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The next frontier: artificial intelligence in banking

The next frontier: artificial intelligence in banking

Apple has Siri, Microsoft has Cortana and Android has Google Now – but did you ever think that soon your bank could have its own version? Recent partnerships have shown that banks are starting to get involved with artificial intelligence systems: companies like Barclays and Goldman Sachs are investing in the development a similar kind of digital assistant. As Beata Dienes from Misys Financial Software writes in a recent article, ‘banks want to become a “lifestyle partner” rather than just an institution taking care of your money.’ This means that before too long we will be talking to a supercomputer instead of a human customer service representative, and we can make simple transactions with voice commands for hands-free financial management.

siri

Let’s take a look at how artificial intelligence is changing the landscape of modern banking and the financial powerhouses that are picking up the trend.

In the beginning, there was Watson

No, this is not the Watson you’re thinking of, not the trusty sidekick of the most infamous fictional detective Sherlock Holmes. This Watson is IBM’s artificially intelligent supercomputer, named after IBM’s first CEO Thomas J. Watson.

IBM’s Watson computer in 2011 (image source: Wikimedia Commons)

In July 2014, the United States Automobile Association (USAA) began using the system to help answer military members’ questions about financial planning as they transition back into civilian life. In doing so, they became the first corporation to develop Watson a consumer-facing application.

This set of a sort of chain reaction among banks, and now many are investigating the uses of artificial intelligence, especially in voice-assisted banking (VAB). In November 2014, Goldman Sachs announced their $15 million investment in Kensho Technologies, an analytics platform that makes – according to their website – ‘intelligent computer systems capable of answering complex financial questions posed in plain English.’ Another major bank has also jumped on board the AI train: Barclays confirmed at this year’s London Technology Week that they are ‘pursuing technology that could see users talk to a robot computer system to make money transfers.’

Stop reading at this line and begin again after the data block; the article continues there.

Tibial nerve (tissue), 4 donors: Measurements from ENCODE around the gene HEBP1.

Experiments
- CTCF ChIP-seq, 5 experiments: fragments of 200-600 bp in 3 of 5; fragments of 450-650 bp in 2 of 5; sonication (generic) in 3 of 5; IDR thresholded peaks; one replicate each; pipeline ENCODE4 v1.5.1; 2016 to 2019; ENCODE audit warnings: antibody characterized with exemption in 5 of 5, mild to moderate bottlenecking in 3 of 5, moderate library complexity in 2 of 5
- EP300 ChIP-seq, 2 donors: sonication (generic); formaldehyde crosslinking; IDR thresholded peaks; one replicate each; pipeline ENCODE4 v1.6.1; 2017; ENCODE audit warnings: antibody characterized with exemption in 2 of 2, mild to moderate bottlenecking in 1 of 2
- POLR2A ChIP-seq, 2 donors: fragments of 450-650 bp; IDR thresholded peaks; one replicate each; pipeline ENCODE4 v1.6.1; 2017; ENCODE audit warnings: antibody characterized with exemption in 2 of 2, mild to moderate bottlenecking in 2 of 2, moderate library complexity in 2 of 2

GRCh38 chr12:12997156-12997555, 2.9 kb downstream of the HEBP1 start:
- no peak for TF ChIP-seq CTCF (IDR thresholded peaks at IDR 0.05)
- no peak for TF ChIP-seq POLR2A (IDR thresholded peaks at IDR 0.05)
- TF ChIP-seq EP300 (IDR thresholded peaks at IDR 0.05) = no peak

The future of banking

As banks continue to get involved in artificial intelligence, it’s clear that soon, these digital assistant applications will give some banks a more competitive edge over others and could be a big factor in drawing in new customers.

Although this marks a revolution in the banking industry, some backlash should be anticipated. People can be wary of artificial intelligence, especially when concerning their finances. And with any voice-activated software, there are bound to be glitches and problems to smooth out – think back to the homophobic Russian Siri debacle earlier this year. But for the most part, we have lots to look forward to. The convenience of this feature, especially for the visually impaired, will open up a whole new world for digital banking.

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